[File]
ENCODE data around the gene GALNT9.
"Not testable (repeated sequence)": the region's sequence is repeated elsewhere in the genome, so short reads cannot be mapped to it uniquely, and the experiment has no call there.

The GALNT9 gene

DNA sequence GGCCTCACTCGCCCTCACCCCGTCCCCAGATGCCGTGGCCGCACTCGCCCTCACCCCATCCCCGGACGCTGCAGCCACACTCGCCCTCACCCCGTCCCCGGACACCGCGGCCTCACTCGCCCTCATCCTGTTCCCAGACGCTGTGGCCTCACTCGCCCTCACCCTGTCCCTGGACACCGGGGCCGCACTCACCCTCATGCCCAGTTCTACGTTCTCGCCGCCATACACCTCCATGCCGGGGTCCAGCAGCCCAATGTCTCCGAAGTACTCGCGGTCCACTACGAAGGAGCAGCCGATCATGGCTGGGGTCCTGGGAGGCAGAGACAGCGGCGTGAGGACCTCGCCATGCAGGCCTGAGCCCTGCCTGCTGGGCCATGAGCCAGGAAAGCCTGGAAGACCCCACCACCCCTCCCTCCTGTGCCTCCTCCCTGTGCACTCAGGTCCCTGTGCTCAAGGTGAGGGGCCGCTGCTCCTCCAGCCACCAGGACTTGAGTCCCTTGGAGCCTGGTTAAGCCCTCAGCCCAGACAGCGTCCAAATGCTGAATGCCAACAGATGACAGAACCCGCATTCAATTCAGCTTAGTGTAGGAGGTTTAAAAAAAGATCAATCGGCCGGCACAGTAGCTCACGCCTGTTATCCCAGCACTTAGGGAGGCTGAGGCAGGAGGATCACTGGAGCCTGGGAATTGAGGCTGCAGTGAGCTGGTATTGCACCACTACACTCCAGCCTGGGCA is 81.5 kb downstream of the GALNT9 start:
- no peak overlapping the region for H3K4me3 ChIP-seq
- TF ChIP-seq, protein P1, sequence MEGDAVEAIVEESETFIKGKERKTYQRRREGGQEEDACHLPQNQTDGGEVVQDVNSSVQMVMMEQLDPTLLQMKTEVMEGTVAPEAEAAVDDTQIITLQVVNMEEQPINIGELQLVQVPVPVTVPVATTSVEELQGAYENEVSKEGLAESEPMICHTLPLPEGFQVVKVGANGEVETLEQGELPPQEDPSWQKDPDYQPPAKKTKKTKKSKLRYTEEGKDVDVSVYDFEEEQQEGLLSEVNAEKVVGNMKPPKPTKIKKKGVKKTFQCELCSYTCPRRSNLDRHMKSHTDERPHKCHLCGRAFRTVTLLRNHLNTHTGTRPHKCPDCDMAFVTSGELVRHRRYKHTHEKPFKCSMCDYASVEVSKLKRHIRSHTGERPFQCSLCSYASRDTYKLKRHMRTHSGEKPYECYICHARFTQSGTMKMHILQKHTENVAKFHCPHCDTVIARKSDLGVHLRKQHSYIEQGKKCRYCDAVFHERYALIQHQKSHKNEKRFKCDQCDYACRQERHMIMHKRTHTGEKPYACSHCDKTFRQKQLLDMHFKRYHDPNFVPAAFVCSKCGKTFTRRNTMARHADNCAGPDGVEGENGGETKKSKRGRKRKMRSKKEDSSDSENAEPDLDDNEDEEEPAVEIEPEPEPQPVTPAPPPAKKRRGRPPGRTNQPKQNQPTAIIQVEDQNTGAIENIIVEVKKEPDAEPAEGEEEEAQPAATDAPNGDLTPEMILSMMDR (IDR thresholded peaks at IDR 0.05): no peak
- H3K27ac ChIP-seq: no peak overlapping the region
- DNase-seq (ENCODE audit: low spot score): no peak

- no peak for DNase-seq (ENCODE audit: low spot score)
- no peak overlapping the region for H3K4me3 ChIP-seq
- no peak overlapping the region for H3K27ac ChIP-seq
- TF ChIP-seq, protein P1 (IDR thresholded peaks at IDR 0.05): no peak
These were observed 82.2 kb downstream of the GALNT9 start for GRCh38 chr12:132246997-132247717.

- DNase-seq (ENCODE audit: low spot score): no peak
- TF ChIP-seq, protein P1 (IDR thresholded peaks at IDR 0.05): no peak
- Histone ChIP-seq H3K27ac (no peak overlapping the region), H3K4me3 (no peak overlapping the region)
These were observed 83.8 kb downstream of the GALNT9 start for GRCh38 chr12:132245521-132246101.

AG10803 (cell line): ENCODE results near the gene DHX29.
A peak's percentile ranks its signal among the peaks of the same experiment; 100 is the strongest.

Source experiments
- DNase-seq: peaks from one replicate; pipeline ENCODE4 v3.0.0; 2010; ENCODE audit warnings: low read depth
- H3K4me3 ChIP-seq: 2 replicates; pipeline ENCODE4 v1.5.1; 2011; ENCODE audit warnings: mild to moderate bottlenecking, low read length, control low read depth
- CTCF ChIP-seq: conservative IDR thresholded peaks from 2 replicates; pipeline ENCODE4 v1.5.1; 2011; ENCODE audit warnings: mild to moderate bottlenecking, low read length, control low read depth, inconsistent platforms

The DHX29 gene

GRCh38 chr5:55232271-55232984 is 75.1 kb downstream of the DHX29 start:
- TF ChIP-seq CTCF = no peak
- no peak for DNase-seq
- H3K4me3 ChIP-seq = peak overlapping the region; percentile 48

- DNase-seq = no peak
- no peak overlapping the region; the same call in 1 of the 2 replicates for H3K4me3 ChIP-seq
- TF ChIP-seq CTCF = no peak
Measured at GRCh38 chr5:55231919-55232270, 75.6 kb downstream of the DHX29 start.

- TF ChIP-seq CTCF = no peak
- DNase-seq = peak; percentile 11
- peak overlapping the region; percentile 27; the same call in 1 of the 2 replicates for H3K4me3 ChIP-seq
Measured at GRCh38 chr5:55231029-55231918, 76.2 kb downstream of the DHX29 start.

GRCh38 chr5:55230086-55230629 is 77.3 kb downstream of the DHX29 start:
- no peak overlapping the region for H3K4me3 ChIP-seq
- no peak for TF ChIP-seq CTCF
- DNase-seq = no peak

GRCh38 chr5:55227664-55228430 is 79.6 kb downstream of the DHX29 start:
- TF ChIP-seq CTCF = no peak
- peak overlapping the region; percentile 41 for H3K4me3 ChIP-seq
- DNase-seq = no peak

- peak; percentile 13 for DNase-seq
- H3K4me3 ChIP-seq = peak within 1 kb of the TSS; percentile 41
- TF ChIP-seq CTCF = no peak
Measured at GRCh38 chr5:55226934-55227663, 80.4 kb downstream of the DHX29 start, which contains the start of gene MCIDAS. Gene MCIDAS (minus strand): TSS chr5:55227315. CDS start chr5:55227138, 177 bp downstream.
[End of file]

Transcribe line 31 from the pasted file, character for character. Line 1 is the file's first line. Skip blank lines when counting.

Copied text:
- TF ChIP-seq CTCF = no peak